1996 USAMO Problems/Problem 6
Determine (with proof) whether there is a subset of the integers with the following property: for any integer there is exactly one solution of with .
Start with an incomplete subset , such that for any integer n, there is exactly zero or one solutions to with . Let be the smallest integer such that for any , . Note that for any and
Suppose is the smallest non-negative integer without a solution in yet. Clearly, . Generate and such that , and . Thus, we now have the solution .
Note: The values 10 and 5 can be replaced by any sufficiently large values such that the first is twice the second.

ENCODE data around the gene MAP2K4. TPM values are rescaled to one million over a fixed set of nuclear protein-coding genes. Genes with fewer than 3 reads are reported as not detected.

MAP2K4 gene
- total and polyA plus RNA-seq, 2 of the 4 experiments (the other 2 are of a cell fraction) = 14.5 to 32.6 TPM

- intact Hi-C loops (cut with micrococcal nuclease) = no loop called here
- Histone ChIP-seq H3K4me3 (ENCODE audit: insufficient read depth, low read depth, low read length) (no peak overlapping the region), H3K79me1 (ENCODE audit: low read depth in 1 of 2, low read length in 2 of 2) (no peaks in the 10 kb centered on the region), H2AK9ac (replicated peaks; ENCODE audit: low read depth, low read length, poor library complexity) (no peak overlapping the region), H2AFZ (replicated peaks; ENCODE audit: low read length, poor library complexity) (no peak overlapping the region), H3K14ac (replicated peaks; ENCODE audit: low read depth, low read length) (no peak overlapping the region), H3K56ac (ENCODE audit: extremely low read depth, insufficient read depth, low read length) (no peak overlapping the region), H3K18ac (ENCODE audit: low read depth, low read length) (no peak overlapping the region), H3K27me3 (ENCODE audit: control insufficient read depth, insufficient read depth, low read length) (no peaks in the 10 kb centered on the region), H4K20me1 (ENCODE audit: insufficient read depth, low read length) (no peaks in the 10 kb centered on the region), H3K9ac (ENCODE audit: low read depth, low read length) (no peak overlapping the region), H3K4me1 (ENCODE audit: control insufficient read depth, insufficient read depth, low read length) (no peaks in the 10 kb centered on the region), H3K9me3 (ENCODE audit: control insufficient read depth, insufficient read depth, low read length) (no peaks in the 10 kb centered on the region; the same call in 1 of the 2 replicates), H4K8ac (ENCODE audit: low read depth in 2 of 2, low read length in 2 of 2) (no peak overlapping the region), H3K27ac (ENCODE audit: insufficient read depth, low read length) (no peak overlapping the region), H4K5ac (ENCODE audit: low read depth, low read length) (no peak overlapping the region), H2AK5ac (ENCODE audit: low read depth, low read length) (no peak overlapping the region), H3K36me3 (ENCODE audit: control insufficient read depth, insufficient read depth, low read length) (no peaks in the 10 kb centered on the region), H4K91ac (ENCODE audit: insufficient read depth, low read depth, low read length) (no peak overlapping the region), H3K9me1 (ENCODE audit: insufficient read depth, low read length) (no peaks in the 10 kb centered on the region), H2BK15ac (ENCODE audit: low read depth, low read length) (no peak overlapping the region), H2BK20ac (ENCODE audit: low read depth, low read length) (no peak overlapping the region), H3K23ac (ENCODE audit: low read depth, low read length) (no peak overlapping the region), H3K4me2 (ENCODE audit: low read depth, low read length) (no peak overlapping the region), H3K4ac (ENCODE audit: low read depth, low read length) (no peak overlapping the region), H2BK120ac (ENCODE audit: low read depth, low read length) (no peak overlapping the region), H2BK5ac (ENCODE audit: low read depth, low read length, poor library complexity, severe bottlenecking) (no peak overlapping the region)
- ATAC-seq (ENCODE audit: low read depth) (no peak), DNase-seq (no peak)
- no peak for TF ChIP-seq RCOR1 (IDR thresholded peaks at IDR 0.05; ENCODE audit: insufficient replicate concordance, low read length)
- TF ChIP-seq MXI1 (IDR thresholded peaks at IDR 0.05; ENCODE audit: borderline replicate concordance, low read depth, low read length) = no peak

Now, we must prove that the addition of these two terms to does not result in an integer n that has two solutions. Of course, which previously had no solutions. Furthermore, .
- For any , , and .
- Since , we get that and
- Similarly, , and .
- Since , we get that and .
Since all of these sums (other than ) are either greater than or less than , they are all sums that previously had no solutions. Furthermore, none of these sums are duplicated, as sums of different forms are contained in disjoint ranges of integers.
Thus, we have proved that we can generate a subset such that all non-negative integers n have a unique solution .
For negative integers M that have no solutions in a similar proof holds, but instead generating the terms and .
For any integer M that currently has no solution in S, we can always add two terms and such that that do not result in duplicated sums.
Thus, there does exist a subset of the integers such that for any integer there is exactly one solution to with .
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